Brazil Wants to Be an Agent Between First World and Africa

Brazil’s Minister of Environment, Marina Silva, said, January 27, that she wants to intensify the process of “trilateral” aid to African countries.

Trilateral aid involves an African country, a developed country, which will provide financial assistance, and Brazil, which will administer the resources.


The Minister took part in the debates on sustainable development at the V World Social Forum (WSF).


“Instead of the developed countries carrying out cooperative actions directly in Portuguese-speaking African countries, they can contribute economically for Brazil to play this role.


“And we are capable of helping, for example, in the area of reforestation, through technical cooperation, sending Brazilian experts in this field,” she explained.


For the Minister, the cultural similarity between these African countries and Brazil represents a determining factor for the success of such aid programs.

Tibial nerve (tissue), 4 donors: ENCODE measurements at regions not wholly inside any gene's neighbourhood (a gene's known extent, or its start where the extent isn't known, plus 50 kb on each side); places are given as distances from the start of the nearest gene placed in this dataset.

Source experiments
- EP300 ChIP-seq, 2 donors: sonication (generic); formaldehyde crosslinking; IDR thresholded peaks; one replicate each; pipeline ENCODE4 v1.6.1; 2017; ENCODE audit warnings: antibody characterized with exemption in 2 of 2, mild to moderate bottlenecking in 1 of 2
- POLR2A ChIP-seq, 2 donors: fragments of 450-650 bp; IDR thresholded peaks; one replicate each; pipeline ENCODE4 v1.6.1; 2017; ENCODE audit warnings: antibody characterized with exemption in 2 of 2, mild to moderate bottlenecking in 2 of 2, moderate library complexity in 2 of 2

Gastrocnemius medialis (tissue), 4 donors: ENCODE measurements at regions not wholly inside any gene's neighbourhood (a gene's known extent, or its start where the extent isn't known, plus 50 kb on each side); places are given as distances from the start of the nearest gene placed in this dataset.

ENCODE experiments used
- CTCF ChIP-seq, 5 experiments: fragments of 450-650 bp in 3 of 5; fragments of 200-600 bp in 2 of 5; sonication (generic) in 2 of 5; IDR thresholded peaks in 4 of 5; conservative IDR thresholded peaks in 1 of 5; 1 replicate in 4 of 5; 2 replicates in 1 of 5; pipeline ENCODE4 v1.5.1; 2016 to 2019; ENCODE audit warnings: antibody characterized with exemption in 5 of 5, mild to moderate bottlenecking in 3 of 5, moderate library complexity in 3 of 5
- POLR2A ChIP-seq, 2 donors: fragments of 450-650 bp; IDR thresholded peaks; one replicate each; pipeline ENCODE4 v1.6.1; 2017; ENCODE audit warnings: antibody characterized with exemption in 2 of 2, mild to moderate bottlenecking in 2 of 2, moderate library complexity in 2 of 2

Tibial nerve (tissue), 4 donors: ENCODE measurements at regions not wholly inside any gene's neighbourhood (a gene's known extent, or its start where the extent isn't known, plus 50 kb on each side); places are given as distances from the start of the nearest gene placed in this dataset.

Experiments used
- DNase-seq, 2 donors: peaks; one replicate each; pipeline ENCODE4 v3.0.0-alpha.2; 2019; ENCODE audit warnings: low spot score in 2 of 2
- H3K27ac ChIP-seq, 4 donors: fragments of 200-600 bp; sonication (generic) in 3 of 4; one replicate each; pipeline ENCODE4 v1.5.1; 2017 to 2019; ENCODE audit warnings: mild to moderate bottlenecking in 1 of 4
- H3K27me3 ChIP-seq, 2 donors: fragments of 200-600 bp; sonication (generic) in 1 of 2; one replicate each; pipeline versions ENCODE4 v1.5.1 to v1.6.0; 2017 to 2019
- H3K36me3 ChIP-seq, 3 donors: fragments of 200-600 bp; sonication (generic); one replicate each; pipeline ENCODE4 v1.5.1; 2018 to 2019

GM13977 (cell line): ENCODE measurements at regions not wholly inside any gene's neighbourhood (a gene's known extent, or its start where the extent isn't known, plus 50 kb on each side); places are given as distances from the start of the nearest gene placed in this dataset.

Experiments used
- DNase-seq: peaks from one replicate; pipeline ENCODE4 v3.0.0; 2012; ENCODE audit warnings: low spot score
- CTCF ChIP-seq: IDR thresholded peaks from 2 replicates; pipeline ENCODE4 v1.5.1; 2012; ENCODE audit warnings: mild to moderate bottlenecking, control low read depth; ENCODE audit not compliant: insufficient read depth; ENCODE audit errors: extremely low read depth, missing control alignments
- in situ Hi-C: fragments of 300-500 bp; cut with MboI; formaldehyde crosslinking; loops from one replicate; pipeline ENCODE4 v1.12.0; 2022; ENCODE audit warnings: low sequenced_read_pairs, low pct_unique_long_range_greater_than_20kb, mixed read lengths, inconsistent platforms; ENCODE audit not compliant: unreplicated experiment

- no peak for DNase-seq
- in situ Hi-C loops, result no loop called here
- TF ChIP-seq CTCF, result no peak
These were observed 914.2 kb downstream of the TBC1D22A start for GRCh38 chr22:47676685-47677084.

“We believe that trilateral cooperation is very relevant, inasmuch as countries that have similar cultures and, at times, the same language, as is the case of Brazil, can pass their experiences on to these countries, while developed countries lack familiarity with these realities.”


In the midst of the debates at the encounter in Porto Alegre, the Minister added that Brazil is searching for ways to take advantage of the approval of the Kyoto Protocol.


The Protocol requires developed countries to reduce their greenhouse gas emissions by 5% in relation to 1990 pollution levels.


These targets are supposed to be met during the first stage of the Protocol commitment, between 2008 and 2012.


Brazil can “sell” its non-pollution quota to countries whose pollution levels exceed what is required by the accord.


Translation: David Silberstein
Agência Brasil

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